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5:30 am = leave the house!
The elevator in my building is kind of slow. By the time I get to my car, pull out of the garage, 5-10 minutes have already passed by. Best case scenario, I leave at 5:30 and get to the hospital early, but worst case scenario is I leave my house at 6am and get there at 6:30am on the dot. I hate rushing so I try to leave as early as possible.

 

6:30 am = Start pre-rounding (on my own)
When I get to the hospital I usually drop off my stuff in the resident lounge and then meet my team in the library to pre-round. My team is currently me, an MS4 who is on a sub-i (audition rotation for residency), a first year resident (PGY-1/ intern) and a third year resident (PGY-3). We have an attending (supervising physician who has finished residency and has been practicing medicine) however we don’t meet with her until later on in the morning.

Usually in the morning I pre-round on my own. This means that I am on the computer, looking at patient charts, seeing if there were overnight events from the night team, and seeing what labs and orders have or have not been fulfilled.

 

8:00 am = Pre-round with my PGY-1/ intern
After looking at the chart, I see the patients. Sometimes I go on my own but usually my PGY-1 comes with me and we see everyone together. During this time we visit the patients, do a physical exam, and think of the plan for the day. After seeing the patients I start my notes for each patient I saw and document my encounters with them and any updates from the day before.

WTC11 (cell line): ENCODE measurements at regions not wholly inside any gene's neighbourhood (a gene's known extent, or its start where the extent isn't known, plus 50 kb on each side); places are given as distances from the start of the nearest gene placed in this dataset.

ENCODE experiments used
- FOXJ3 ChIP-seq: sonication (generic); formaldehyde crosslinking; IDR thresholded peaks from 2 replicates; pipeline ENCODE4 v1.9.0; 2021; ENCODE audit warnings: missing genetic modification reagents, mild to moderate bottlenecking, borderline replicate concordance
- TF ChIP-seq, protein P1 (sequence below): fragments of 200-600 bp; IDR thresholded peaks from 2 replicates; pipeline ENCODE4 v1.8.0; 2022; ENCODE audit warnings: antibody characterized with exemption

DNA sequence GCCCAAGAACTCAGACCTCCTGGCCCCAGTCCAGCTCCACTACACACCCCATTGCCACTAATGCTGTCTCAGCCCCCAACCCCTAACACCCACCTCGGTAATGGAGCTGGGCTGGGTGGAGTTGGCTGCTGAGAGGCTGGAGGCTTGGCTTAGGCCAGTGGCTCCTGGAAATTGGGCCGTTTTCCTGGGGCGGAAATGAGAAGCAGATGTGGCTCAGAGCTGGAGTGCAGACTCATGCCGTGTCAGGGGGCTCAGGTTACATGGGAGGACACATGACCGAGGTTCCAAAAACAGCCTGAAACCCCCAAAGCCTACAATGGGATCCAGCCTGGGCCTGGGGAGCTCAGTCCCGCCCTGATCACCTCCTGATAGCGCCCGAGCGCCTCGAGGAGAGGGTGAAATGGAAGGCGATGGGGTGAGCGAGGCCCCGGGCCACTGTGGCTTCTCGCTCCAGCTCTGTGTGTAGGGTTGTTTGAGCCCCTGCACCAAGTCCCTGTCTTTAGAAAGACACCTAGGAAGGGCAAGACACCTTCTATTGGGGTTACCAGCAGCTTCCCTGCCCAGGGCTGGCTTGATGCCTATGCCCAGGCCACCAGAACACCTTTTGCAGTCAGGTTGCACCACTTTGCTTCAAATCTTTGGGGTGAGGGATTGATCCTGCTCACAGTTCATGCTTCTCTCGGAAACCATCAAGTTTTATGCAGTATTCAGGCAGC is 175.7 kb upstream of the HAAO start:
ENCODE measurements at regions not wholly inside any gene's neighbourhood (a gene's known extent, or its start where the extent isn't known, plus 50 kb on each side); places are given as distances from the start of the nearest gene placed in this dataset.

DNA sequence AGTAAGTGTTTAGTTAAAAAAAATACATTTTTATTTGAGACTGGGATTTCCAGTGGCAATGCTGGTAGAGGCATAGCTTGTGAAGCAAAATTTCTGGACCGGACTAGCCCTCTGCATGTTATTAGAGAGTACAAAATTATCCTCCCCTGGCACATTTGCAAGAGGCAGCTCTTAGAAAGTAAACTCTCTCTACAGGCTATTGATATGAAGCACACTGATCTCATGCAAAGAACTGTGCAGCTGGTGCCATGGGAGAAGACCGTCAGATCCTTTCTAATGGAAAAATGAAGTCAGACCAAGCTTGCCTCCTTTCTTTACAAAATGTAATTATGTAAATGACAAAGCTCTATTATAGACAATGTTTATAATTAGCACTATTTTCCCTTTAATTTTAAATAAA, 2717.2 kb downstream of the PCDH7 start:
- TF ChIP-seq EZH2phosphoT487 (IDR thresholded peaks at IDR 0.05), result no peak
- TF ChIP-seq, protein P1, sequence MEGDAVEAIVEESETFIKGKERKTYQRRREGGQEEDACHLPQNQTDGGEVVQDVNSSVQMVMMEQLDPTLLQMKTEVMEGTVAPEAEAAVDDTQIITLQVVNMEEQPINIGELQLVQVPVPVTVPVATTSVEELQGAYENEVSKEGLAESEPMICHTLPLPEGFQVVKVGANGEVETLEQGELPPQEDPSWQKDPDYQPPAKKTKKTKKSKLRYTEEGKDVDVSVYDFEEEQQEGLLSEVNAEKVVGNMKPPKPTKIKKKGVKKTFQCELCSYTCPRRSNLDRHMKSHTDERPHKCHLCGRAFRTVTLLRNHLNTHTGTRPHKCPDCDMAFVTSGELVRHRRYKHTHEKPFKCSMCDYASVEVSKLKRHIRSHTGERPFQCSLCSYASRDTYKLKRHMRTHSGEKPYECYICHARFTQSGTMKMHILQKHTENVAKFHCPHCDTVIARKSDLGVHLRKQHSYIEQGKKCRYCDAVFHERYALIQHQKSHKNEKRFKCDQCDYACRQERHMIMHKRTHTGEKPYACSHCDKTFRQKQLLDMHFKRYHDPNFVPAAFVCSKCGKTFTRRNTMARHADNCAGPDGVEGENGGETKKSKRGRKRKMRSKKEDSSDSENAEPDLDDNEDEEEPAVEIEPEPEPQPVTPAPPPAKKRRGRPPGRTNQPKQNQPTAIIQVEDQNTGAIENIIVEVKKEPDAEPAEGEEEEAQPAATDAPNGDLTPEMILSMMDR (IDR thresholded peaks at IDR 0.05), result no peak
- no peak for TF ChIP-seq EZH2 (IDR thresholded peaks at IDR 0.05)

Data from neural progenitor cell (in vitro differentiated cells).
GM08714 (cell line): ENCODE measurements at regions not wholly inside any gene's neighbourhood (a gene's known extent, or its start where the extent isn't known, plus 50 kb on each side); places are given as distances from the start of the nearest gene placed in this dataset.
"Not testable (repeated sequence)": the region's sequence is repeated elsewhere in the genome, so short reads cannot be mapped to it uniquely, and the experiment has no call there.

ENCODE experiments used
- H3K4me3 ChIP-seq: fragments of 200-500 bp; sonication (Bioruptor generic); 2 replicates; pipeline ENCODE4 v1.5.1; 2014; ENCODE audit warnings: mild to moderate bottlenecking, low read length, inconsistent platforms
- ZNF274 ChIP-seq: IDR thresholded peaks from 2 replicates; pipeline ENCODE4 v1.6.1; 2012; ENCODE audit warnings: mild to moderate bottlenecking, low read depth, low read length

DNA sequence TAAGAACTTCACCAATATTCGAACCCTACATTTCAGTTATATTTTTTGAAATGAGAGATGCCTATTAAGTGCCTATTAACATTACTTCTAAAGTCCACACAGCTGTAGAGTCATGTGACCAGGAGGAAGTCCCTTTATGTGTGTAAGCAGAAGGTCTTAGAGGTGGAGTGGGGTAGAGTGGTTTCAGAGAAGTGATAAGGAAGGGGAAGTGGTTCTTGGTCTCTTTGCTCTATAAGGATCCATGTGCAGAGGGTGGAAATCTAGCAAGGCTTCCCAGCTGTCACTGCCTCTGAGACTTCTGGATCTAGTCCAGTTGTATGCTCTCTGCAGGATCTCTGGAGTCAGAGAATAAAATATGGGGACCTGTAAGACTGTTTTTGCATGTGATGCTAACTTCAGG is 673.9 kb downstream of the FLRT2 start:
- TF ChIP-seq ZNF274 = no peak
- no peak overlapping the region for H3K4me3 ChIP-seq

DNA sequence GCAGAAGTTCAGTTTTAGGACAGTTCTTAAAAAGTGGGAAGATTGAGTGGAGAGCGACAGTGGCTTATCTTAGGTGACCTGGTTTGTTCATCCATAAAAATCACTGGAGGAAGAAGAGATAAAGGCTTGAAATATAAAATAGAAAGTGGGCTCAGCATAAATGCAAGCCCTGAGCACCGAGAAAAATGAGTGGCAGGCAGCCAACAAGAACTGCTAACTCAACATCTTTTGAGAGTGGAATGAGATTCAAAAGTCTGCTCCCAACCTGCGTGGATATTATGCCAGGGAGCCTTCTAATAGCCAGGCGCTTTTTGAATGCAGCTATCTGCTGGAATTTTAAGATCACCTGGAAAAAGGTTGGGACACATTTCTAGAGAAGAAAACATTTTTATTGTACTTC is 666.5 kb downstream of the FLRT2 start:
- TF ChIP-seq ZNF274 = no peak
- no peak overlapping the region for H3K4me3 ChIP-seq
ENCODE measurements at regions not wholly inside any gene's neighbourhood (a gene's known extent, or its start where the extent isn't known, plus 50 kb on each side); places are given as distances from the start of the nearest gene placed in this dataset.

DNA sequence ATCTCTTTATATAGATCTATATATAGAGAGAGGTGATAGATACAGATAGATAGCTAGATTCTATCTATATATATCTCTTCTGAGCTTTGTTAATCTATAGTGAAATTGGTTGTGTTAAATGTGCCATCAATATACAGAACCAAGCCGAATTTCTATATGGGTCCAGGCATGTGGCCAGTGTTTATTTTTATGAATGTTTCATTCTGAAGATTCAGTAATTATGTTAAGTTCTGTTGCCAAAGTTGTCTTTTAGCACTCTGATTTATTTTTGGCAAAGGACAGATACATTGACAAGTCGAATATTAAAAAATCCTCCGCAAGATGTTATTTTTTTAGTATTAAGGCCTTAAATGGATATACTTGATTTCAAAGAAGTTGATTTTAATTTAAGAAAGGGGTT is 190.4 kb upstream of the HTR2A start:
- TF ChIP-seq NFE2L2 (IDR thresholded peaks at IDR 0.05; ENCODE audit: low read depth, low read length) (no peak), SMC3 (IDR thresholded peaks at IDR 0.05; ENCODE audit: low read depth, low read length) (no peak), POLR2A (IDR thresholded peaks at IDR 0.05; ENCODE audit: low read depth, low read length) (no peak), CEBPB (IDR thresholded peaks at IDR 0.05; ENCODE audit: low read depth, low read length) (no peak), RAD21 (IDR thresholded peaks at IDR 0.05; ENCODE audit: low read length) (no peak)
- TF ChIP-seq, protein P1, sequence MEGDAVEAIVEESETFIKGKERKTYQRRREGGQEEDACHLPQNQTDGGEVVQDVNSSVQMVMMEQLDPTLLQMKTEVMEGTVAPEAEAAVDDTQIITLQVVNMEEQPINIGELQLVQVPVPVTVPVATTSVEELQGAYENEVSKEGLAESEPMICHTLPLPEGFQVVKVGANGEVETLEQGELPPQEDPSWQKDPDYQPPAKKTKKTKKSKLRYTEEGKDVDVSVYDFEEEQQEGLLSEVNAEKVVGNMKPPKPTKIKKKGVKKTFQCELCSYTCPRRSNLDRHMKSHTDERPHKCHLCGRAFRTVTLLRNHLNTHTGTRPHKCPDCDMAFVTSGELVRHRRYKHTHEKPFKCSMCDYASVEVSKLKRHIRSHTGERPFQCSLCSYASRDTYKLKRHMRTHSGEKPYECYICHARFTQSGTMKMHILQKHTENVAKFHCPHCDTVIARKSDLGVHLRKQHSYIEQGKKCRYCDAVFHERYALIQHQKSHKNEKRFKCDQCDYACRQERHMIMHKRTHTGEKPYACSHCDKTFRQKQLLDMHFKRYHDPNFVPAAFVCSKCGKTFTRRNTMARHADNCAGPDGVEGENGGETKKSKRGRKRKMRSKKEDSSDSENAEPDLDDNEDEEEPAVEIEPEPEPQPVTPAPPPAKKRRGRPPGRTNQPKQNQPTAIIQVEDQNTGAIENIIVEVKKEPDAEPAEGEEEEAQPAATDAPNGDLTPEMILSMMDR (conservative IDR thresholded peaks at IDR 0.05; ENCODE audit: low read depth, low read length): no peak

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9:30 =  Pre-round with my team (minus attending)
In the morning, my team and I will meet up and talk about our patients together. We usually meet in one of the resident call rooms for this meeting. One of the key parts of the patient note is the assessment and plan (basically what we will be doing for the patient that day). I usually write my note on my own and share the assessment and plan with my team. They let me know if I’m on the right track and make sure I have covered all the key interventions for my patient’s stay.